A progressive group announced on Thursday that it was launching a $5 million campaign to push back against what it called legislative efforts to "make ballot measures inaccessible across the country."
The Fairness Project, which has previously used ballot measures on campaigns aimed at expanding Medicaid, adding more paid time off for workers and raising workers’ pay, is partnering with a handful of organizations on the initiative, called the Ballot Measure Rescue Campaign. They plan to incorporate advocacy, litigation and ballot measure efforts themselves to combat measure restriction legislation.
“Where we need to bring litigation, we will litigate. Where we can stop bad laws from being passed, we will run aggressive communications and lobbying campaigns to stop anti-democratic bills. And where the legislature refers suppressive measures to the ballot, we will fight to win those ballot campaigns,” executive director of the Fairness Project, Kelly Hall, said in a statement.
The organization alleges that so far this year, 20 pieces of legislation have passed in states to restrict ballot measures, and 87 have been introduced. The Fairness Project claimed that legislatures in states including Arkansas and South Dakota are trying to amend what percentage of voters are needed to pass a ballot measure under majority rule laws.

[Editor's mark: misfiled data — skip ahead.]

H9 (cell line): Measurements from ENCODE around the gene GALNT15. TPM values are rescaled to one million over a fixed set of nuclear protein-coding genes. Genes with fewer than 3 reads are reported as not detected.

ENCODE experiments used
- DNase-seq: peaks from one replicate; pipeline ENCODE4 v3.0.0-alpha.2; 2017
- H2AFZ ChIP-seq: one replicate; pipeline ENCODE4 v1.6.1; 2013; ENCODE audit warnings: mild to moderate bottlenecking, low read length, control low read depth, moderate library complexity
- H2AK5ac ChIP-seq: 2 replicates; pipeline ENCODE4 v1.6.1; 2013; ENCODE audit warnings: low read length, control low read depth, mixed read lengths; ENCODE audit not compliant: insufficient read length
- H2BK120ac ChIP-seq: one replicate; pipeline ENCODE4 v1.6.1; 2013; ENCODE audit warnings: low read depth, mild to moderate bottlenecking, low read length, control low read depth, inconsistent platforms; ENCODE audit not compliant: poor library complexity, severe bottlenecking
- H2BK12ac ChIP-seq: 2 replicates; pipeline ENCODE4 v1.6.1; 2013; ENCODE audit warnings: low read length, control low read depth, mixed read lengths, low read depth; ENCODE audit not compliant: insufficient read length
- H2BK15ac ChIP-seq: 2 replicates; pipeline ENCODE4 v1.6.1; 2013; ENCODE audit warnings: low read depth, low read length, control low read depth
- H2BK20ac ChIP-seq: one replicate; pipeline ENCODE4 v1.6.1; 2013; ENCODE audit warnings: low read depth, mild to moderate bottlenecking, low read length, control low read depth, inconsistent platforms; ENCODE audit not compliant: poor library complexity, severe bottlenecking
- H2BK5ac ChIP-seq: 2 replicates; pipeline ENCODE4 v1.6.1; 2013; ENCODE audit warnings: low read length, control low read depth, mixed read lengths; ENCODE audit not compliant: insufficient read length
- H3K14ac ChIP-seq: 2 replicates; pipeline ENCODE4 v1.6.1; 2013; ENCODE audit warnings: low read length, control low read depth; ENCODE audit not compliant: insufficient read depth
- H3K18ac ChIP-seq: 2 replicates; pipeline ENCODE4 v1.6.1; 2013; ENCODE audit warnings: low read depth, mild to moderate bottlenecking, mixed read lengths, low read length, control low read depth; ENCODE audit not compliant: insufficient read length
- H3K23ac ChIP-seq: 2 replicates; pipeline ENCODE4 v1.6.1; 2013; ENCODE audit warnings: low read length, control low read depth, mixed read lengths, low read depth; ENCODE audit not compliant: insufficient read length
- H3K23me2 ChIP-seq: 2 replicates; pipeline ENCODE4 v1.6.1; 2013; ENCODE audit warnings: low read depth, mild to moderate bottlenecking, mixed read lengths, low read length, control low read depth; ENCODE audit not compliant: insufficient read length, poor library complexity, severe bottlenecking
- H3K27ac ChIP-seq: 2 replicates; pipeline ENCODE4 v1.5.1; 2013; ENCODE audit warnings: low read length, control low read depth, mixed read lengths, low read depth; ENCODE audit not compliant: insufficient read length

Among the groups partnering with the Fairness Project include the American Civil Liberties Union, Planned Parenthood, Democracy Docket, Mississippi NAACP and the South Dakota Education Association.
“The people of Mississippi are unfortunately all too familiar with efforts to exclude voters from the democratic process. The loss of our citizen-initiated ballot measure process earlier this year was yet another blow to voting rights in our state,” Corey Cortez Wiggins, executive director of the Mississippi State Conference NAACP, said in a statement. “The Ballot Measure Rescue Campaign is fighting to protect this vital tool for improving the lives of millions.”